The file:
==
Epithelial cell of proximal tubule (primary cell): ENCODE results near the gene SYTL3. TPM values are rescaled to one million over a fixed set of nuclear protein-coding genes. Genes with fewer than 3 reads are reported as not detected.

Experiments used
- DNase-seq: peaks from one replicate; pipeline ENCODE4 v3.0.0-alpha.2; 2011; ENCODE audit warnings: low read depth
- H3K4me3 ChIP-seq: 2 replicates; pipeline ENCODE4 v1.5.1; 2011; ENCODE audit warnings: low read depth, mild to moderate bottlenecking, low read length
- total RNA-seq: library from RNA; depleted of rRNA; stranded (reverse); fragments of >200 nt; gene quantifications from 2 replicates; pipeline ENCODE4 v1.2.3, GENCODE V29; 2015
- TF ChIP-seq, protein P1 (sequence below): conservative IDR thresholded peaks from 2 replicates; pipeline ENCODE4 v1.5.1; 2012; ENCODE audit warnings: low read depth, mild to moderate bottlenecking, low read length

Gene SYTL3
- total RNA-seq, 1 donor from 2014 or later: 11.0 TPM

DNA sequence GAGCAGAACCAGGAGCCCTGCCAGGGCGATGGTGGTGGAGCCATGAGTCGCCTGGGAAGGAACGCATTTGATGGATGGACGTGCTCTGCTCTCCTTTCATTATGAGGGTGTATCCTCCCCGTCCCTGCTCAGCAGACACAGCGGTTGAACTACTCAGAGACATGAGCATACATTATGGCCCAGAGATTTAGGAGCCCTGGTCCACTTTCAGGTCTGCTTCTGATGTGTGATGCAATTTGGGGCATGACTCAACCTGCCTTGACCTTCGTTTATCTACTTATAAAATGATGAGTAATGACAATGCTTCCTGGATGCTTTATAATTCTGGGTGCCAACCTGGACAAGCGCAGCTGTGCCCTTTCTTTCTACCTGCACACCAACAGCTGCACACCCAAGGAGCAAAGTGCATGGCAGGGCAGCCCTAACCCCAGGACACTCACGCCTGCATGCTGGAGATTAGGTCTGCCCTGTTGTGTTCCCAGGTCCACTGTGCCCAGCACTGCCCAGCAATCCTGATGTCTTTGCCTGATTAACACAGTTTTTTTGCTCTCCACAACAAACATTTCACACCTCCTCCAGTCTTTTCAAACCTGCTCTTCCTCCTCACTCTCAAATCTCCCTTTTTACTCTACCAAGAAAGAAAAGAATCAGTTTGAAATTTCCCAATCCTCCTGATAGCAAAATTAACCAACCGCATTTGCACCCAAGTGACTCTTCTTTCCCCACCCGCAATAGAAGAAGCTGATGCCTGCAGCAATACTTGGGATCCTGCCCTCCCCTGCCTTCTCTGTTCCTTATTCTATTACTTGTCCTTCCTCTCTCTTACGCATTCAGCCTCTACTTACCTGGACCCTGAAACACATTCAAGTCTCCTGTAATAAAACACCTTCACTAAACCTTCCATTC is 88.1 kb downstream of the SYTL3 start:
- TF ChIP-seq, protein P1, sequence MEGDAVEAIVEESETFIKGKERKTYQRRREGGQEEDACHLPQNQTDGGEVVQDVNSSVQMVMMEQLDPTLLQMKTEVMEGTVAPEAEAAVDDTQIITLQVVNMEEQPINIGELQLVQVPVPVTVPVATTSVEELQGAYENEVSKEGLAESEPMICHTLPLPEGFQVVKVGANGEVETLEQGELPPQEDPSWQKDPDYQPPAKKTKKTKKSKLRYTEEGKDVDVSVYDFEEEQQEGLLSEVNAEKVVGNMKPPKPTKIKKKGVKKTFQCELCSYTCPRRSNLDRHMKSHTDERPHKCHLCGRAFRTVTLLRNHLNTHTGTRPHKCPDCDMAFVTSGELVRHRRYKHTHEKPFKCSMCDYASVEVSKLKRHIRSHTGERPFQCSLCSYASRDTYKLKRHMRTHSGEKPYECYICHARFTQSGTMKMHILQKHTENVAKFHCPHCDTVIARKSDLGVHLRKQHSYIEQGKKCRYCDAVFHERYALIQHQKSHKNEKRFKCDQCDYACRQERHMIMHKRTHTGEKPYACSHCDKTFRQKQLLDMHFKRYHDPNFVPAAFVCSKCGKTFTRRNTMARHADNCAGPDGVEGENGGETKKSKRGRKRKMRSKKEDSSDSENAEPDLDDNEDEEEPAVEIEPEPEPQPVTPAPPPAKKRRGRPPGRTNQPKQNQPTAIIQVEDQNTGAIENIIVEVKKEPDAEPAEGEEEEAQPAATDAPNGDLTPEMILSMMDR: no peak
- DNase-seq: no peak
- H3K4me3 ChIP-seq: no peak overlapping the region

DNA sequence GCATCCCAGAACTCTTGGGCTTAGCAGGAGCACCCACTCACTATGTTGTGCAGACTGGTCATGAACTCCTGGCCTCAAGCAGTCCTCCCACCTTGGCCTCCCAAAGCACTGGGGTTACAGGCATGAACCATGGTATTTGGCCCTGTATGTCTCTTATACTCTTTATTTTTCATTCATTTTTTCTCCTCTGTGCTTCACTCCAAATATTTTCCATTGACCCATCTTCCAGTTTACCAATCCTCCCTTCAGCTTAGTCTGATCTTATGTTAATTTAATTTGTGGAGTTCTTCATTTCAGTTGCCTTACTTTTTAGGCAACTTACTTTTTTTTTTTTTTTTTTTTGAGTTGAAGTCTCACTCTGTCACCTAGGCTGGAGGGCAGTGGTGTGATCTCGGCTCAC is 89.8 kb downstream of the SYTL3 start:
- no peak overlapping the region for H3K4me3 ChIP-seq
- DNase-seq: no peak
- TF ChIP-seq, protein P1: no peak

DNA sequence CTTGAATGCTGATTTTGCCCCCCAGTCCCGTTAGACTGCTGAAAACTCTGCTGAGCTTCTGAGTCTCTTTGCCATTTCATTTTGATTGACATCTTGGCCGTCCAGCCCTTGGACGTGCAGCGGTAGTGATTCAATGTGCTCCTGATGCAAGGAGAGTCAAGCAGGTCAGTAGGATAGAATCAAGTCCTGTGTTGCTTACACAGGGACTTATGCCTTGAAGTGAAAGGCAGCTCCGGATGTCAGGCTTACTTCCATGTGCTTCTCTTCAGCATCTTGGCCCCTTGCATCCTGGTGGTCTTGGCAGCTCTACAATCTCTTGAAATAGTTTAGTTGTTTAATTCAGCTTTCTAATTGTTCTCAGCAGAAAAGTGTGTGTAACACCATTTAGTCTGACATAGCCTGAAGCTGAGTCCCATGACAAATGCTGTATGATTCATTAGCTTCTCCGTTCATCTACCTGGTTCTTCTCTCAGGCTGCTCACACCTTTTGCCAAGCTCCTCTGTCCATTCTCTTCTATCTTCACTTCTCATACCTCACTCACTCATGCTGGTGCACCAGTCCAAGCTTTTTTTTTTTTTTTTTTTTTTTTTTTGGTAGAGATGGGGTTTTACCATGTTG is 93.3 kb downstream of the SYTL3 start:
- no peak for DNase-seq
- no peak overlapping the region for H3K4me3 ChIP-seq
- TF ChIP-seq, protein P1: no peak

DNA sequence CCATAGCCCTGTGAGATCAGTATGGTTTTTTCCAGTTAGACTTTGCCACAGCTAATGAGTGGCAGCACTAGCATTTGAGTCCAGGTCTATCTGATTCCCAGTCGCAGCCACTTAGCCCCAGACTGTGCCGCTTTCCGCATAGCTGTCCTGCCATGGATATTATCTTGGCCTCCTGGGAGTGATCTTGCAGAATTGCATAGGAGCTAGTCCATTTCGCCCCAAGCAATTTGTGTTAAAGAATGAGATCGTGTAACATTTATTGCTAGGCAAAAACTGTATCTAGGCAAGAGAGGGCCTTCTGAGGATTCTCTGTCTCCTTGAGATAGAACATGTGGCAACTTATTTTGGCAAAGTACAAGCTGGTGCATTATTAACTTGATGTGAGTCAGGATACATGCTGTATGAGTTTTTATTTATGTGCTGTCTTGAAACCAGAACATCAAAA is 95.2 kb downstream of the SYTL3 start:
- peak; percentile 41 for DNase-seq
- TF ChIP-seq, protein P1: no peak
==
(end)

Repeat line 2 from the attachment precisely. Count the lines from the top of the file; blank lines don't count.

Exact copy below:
Experiments used